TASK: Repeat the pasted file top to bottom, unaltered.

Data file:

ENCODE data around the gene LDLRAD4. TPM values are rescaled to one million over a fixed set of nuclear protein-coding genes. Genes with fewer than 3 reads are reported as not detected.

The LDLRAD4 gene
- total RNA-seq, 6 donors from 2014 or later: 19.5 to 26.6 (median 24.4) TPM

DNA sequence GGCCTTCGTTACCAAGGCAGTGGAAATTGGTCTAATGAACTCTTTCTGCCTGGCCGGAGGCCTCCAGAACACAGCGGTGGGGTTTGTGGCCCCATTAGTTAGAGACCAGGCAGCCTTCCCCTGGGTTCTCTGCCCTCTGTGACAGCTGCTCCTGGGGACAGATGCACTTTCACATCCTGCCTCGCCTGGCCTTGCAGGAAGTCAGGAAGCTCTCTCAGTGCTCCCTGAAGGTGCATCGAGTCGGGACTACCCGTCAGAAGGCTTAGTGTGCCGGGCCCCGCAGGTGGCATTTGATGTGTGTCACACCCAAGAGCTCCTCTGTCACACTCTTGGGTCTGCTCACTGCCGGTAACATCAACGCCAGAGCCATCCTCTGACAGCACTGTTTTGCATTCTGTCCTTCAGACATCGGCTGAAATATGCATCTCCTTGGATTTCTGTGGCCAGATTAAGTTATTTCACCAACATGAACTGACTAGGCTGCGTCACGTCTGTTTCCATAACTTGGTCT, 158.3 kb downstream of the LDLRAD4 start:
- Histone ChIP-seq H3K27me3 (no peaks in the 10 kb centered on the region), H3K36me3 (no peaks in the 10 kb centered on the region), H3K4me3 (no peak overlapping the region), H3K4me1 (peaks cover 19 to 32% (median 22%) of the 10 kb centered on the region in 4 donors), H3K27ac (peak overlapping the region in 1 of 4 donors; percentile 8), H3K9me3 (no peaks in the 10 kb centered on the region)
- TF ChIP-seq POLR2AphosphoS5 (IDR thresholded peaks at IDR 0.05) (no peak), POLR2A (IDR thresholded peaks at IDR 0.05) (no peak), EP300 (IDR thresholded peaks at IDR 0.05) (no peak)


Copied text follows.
ENCODE data around the gene LDLRAD4. TPM values are rescaled to one million over a fixed set of nuclear protein-coding genes. Genes with fewer than 3 reads are reported as not detected.

The LDLRAD4 gene
- total RNA-seq, 6 donors from 2014 or later: 19.5 to 26.6 (median 24.4) TPM

DNA sequence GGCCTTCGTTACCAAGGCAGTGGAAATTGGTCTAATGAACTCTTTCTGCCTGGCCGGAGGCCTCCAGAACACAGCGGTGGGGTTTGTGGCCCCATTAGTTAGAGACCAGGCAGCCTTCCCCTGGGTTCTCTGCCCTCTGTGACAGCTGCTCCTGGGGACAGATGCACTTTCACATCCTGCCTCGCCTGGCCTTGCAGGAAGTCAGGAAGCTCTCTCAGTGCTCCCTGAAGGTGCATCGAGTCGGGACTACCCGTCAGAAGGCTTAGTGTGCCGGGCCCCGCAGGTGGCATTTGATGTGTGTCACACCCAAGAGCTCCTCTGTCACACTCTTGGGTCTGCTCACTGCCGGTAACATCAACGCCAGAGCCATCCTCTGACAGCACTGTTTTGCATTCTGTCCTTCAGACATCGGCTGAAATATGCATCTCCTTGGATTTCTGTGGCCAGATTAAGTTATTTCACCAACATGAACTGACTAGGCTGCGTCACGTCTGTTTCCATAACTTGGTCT, 158.3 kb downstream of the LDLRAD4 start:
- Histone ChIP-seq H3K27me3 (no peaks in the 10 kb centered on the region), H3K36me3 (no peaks in the 10 kb centered on the region), H3K4me3 (no peak overlapping the region), H3K4me1 (peaks cover 19 to 32% (median 22%) of the 10 kb centered on the region in 4 donors), H3K27ac (peak overlapping the region in 1 of 4 donors; percentile 8), H3K9me3 (no peaks in the 10 kb centered on the region)
- TF ChIP-seq POLR2AphosphoS5 (IDR thresholded peaks at IDR 0.05) (no peak), POLR2A (IDR thresholded peaks at IDR 0.05) (no peak), EP300 (IDR thresholded peaks at IDR 0.05) (no peak)